New Delhi: India has approximately 1,411 tigers left, give or take a few, according to the latest census released on Tuesday by the National Tiger Conservation Authority (NTCA), part of the Ministry of Environment and Forests.
The number marks a steep fall from the 3,058 tigers India had according to a census released 2002, although Rajesh Gopal, director, NTCA admitted that the number was possibly inflated and the survey itself flawed.
Accounting for the statistical error of 17.4% in the new census, this means that the actual count of tigers could range between 1,165 and 1,657.
The census report said that the status of the tiger, and its co-predators, prey and habitat has not significantly changed in the tiger reserves and protected areas. It added that there has been a decline in these parameters outside protected areas.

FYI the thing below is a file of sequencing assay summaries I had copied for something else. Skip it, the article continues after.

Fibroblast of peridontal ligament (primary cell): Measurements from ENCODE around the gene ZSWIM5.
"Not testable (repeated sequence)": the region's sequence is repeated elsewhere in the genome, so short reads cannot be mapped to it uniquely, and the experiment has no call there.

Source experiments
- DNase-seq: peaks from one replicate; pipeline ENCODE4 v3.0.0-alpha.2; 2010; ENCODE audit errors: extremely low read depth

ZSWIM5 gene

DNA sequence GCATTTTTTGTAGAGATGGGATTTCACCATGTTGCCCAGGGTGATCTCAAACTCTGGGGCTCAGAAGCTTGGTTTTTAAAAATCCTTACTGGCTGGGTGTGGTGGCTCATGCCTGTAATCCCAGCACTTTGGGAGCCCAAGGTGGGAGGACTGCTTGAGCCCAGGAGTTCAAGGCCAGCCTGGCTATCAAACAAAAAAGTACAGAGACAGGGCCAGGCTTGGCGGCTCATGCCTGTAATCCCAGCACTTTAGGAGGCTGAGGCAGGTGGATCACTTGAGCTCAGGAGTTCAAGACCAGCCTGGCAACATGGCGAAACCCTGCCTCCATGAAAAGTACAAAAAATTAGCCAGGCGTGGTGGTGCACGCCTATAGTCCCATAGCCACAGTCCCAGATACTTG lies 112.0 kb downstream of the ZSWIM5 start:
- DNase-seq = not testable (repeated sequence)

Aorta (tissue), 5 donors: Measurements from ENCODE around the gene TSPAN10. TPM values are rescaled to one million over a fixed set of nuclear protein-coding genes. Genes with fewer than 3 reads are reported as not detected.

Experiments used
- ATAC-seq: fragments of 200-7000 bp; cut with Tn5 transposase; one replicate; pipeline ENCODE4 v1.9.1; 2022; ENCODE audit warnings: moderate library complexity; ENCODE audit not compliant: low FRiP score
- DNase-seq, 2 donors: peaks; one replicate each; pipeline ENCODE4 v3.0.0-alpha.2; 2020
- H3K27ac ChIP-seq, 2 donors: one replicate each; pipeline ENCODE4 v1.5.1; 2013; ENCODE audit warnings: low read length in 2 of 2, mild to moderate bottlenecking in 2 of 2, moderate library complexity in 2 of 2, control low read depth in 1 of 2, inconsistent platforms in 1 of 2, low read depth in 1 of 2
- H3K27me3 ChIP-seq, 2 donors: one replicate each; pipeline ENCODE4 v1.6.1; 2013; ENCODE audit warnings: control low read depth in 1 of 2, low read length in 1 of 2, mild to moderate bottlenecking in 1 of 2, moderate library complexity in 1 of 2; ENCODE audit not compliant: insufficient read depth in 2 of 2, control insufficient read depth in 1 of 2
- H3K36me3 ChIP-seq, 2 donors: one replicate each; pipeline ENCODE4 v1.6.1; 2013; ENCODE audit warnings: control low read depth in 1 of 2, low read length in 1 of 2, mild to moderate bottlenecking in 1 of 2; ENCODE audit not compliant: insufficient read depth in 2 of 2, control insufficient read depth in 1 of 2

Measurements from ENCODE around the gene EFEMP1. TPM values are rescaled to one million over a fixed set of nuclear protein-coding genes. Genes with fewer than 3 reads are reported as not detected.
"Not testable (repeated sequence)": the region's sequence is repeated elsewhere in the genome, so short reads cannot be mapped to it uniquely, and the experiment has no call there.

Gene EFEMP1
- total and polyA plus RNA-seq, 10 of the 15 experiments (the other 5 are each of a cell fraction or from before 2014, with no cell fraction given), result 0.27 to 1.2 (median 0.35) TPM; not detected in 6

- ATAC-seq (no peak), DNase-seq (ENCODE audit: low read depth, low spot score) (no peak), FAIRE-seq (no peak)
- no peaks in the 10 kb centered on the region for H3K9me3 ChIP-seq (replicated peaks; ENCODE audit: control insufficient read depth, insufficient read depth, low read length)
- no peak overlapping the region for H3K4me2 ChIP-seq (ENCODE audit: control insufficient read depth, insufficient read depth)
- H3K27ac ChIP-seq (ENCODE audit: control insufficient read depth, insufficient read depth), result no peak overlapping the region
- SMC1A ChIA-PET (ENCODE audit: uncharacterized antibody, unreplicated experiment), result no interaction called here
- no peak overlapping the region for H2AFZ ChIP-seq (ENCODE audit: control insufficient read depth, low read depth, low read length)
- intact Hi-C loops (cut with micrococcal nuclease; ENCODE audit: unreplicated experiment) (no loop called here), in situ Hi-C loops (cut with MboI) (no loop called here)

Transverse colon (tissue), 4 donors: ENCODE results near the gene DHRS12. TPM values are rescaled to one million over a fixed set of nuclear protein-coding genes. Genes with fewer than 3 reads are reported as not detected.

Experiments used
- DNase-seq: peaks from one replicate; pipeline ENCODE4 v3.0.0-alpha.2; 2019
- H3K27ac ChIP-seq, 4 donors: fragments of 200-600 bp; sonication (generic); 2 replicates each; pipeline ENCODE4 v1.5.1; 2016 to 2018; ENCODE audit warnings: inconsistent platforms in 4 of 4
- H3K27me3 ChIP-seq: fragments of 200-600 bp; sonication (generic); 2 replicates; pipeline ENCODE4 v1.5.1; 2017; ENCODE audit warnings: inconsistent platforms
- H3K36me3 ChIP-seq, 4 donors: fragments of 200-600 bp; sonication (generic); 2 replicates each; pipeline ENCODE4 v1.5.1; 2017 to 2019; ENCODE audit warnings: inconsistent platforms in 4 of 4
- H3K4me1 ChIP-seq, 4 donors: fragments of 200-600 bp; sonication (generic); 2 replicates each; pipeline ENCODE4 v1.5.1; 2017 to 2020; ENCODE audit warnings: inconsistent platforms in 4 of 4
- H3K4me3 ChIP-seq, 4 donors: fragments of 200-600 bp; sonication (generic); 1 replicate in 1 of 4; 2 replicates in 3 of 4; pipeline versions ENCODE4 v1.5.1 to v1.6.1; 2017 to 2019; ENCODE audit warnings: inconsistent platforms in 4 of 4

The latest census, initiated in 2002 and conducted over five years, used new state-of-the-art technology and counting measures, according to Gopal.
“The new methodology includes the old method of pugmarks and other evidence as well as camera traps, remote sensing data through GIS and other robust statistical approaches,” said Gopal. The new census has been audited and peer-reviewed.
Among the areas with high tiger densities are the Shivalik-Gangetic plain (Corbett National Park), Central Indian Landscape (Kanha National Park) and the north eastern hills and Brahmaputra plains (Kaziranga-Karbi Anglong Parks). Among states, Madhya Pradesh has the highest number of tigers at 300. Karnataka has 290 and Uttarakhand, 178.
The next count will begin in this year.